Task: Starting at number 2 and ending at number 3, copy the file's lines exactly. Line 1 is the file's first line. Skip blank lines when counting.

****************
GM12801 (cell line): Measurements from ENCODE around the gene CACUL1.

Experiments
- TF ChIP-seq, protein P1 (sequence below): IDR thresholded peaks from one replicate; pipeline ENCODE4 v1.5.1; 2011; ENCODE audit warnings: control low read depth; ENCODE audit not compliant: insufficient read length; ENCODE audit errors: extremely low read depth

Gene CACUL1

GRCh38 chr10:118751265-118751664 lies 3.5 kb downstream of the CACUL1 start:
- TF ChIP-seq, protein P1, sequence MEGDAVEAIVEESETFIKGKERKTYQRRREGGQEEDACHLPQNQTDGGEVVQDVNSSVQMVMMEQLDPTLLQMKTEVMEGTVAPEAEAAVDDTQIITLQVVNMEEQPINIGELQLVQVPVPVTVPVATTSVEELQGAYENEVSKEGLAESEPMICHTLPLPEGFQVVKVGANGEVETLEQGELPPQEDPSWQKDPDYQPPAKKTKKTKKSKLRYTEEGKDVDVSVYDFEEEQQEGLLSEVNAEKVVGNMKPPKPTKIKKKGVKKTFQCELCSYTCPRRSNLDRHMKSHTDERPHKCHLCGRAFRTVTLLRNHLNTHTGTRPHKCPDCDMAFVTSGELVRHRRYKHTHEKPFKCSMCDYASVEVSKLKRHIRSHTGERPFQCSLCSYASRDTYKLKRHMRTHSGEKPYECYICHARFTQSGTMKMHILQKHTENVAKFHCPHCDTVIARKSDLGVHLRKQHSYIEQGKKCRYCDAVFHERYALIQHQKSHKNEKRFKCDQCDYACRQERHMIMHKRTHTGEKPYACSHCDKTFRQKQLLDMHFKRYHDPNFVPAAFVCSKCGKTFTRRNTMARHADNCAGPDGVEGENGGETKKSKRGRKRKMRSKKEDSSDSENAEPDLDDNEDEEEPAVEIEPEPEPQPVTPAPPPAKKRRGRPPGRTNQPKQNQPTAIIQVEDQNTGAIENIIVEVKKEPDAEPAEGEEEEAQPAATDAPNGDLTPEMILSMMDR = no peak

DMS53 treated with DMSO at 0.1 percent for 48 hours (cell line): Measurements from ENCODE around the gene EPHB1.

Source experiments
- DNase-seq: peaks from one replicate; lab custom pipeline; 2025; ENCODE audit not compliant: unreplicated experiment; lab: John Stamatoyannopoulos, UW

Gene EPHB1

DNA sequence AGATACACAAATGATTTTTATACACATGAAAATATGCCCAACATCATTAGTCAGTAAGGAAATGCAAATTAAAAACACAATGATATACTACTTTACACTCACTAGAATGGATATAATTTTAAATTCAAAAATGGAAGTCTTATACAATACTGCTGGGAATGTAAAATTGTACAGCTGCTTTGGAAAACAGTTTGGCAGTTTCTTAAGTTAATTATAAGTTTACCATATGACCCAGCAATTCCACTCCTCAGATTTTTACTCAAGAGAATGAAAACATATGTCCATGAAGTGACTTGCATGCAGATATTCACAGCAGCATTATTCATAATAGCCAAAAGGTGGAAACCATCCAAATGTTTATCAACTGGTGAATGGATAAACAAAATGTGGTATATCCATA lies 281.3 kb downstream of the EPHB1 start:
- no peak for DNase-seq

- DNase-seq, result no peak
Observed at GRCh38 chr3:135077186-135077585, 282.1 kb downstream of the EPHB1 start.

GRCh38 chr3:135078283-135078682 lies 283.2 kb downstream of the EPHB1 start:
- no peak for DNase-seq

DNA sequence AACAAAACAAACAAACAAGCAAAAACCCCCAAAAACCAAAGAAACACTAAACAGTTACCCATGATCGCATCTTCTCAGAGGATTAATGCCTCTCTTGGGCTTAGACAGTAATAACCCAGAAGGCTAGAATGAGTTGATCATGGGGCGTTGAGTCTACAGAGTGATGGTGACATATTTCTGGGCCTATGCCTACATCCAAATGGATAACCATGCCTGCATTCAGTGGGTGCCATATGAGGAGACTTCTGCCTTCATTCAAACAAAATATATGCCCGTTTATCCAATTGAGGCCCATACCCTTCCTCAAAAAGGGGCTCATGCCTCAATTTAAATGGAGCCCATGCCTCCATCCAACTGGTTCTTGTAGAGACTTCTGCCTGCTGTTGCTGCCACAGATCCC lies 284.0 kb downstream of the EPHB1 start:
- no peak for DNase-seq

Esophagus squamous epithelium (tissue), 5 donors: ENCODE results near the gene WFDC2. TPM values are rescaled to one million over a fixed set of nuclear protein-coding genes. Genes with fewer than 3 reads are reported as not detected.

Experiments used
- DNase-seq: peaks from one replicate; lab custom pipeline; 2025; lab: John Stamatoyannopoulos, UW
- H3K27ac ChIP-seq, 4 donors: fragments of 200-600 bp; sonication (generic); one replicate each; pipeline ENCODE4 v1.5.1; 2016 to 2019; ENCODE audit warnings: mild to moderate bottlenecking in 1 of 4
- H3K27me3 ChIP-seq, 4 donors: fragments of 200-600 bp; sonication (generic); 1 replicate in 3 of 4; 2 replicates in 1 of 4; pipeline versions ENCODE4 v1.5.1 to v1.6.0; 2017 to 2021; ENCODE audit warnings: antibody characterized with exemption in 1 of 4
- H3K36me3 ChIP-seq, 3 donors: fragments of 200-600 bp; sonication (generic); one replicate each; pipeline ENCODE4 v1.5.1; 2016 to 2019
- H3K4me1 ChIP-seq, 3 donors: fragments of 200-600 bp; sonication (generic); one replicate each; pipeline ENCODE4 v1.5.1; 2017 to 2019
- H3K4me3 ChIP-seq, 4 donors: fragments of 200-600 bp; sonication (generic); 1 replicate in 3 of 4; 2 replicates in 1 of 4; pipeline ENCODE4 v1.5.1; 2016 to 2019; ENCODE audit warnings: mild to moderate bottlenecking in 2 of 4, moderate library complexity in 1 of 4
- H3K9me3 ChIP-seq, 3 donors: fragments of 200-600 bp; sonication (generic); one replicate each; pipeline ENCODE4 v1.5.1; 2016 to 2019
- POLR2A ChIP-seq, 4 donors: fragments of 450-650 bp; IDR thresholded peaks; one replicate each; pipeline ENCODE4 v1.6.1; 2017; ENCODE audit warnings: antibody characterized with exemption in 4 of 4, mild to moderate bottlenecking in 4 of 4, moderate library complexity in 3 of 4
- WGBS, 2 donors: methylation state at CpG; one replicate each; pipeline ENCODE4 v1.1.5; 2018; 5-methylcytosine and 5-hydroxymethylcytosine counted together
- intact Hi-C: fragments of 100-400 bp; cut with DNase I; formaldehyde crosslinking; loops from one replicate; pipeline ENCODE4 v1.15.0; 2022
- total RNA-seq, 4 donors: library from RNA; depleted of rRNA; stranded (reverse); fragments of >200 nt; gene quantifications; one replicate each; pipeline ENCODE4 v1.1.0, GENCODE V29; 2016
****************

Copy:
Experiments
- TF ChIP-seq, protein P1 (sequence below): IDR thresholded peaks from one replicate; pipeline ENCODE4 v1.5.1; 2011; ENCODE audit warnings: control low read depth; ENCODE audit not compliant: insufficient read length; ENCODE audit errors: extremely low read depth